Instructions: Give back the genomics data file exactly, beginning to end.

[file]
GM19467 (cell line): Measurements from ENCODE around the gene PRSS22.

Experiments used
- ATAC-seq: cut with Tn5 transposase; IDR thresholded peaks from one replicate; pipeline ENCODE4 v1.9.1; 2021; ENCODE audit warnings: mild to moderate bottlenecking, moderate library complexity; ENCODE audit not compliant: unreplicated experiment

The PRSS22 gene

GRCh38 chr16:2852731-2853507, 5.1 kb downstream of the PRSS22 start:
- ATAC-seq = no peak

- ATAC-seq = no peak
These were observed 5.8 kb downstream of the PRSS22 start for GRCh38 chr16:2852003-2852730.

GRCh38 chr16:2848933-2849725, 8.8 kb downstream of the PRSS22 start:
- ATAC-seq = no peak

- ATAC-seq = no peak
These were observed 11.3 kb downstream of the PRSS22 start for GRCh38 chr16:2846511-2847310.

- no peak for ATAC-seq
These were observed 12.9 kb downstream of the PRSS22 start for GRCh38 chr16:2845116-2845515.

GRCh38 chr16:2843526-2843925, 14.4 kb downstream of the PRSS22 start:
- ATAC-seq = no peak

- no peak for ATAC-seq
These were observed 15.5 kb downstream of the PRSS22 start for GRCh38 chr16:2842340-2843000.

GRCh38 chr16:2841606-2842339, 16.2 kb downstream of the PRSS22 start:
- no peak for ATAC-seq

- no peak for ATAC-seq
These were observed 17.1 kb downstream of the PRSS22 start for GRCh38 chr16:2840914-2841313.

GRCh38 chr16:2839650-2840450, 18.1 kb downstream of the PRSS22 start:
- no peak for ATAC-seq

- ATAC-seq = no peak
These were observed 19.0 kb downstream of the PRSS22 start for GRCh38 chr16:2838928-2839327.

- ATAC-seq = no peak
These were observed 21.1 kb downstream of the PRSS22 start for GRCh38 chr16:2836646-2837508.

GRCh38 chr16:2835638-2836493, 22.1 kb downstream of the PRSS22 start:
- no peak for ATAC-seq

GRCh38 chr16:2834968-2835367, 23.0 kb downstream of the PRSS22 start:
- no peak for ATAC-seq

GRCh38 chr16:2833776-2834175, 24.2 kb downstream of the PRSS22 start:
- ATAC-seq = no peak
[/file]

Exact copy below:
GM19467 (cell line): Measurements from ENCODE around the gene PRSS22.

Experiments used
- ATAC-seq: cut with Tn5 transposase; IDR thresholded peaks from one replicate; pipeline ENCODE4 v1.9.1; 2021; ENCODE audit warnings: mild to moderate bottlenecking, moderate library complexity; ENCODE audit not compliant: unreplicated experiment

The PRSS22 gene

GRCh38 chr16:2852731-2853507, 5.1 kb downstream of the PRSS22 start:
- ATAC-seq = no peak

- ATAC-seq = no peak
These were observed 5.8 kb downstream of the PRSS22 start for GRCh38 chr16:2852003-2852730.

GRCh38 chr16:2848933-2849725, 8.8 kb downstream of the PRSS22 start:
- ATAC-seq = no peak

- ATAC-seq = no peak
These were observed 11.3 kb downstream of the PRSS22 start for GRCh38 chr16:2846511-2847310.

- no peak for ATAC-seq
These were observed 12.9 kb downstream of the PRSS22 start for GRCh38 chr16:2845116-2845515.

GRCh38 chr16:2843526-2843925, 14.4 kb downstream of the PRSS22 start:
- ATAC-seq = no peak

- no peak for ATAC-seq
These were observed 15.5 kb downstream of the PRSS22 start for GRCh38 chr16:2842340-2843000.

GRCh38 chr16:2841606-2842339, 16.2 kb downstream of the PRSS22 start:
- no peak for ATAC-seq

- no peak for ATAC-seq
These were observed 17.1 kb downstream of the PRSS22 start for GRCh38 chr16:2840914-2841313.

GRCh38 chr16:2839650-2840450, 18.1 kb downstream of the PRSS22 start:
- no peak for ATAC-seq

- ATAC-seq = no peak
These were observed 19.0 kb downstream of the PRSS22 start for GRCh38 chr16:2838928-2839327.

- ATAC-seq = no peak
These were observed 21.1 kb downstream of the PRSS22 start for GRCh38 chr16:2836646-2837508.

GRCh38 chr16:2835638-2836493, 22.1 kb downstream of the PRSS22 start:
- no peak for ATAC-seq

GRCh38 chr16:2834968-2835367, 23.0 kb downstream of the PRSS22 start:
- no peak for ATAC-seq

GRCh38 chr16:2833776-2834175, 24.2 kb downstream of the PRSS22 start:
- ATAC-seq = no peak